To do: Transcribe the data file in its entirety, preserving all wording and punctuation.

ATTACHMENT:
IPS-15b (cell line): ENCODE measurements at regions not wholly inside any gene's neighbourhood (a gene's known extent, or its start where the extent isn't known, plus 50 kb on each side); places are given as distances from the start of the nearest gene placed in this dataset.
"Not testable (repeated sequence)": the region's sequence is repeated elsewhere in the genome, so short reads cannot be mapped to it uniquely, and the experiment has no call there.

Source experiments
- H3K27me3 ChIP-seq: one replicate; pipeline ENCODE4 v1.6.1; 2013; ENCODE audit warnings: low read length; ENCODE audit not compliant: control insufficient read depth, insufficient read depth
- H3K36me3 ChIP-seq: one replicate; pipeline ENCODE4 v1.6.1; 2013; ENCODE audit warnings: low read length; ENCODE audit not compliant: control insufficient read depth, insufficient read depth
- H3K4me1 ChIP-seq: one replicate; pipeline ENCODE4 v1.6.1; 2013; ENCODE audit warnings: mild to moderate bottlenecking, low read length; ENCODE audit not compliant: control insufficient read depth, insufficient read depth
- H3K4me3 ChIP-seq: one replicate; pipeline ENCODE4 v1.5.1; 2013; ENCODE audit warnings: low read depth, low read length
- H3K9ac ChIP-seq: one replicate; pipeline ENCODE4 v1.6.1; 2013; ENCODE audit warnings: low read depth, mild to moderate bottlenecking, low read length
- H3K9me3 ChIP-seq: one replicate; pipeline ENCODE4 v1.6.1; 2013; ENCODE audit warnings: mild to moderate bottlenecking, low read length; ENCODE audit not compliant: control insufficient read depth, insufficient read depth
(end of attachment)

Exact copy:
IPS-15b (cell line): ENCODE measurements at regions not wholly inside any gene's neighbourhood (a gene's known extent, or its start where the extent isn't known, plus 50 kb on each side); places are given as distances from the start of the nearest gene placed in this dataset.
"Not testable (repeated sequence)": the region's sequence is repeated elsewhere in the genome, so short reads cannot be mapped to it uniquely, and the experiment has no call there.

Source experiments
- H3K27me3 ChIP-seq: one replicate; pipeline ENCODE4 v1.6.1; 2013; ENCODE audit warnings: low read length; ENCODE audit not compliant: control insufficient read depth, insufficient read depth
- H3K36me3 ChIP-seq: one replicate; pipeline ENCODE4 v1.6.1; 2013; ENCODE audit warnings: low read length; ENCODE audit not compliant: control insufficient read depth, insufficient read depth
- H3K4me1 ChIP-seq: one replicate; pipeline ENCODE4 v1.6.1; 2013; ENCODE audit warnings: mild to moderate bottlenecking, low read length; ENCODE audit not compliant: control insufficient read depth, insufficient read depth
- H3K4me3 ChIP-seq: one replicate; pipeline ENCODE4 v1.5.1; 2013; ENCODE audit warnings: low read depth, low read length
- H3K9ac ChIP-seq: one replicate; pipeline ENCODE4 v1.6.1; 2013; ENCODE audit warnings: low read depth, mild to moderate bottlenecking, low read length
- H3K9me3 ChIP-seq: one replicate; pipeline ENCODE4 v1.6.1; 2013; ENCODE audit warnings: mild to moderate bottlenecking, low read length; ENCODE audit not compliant: control insufficient read depth, insufficient read depth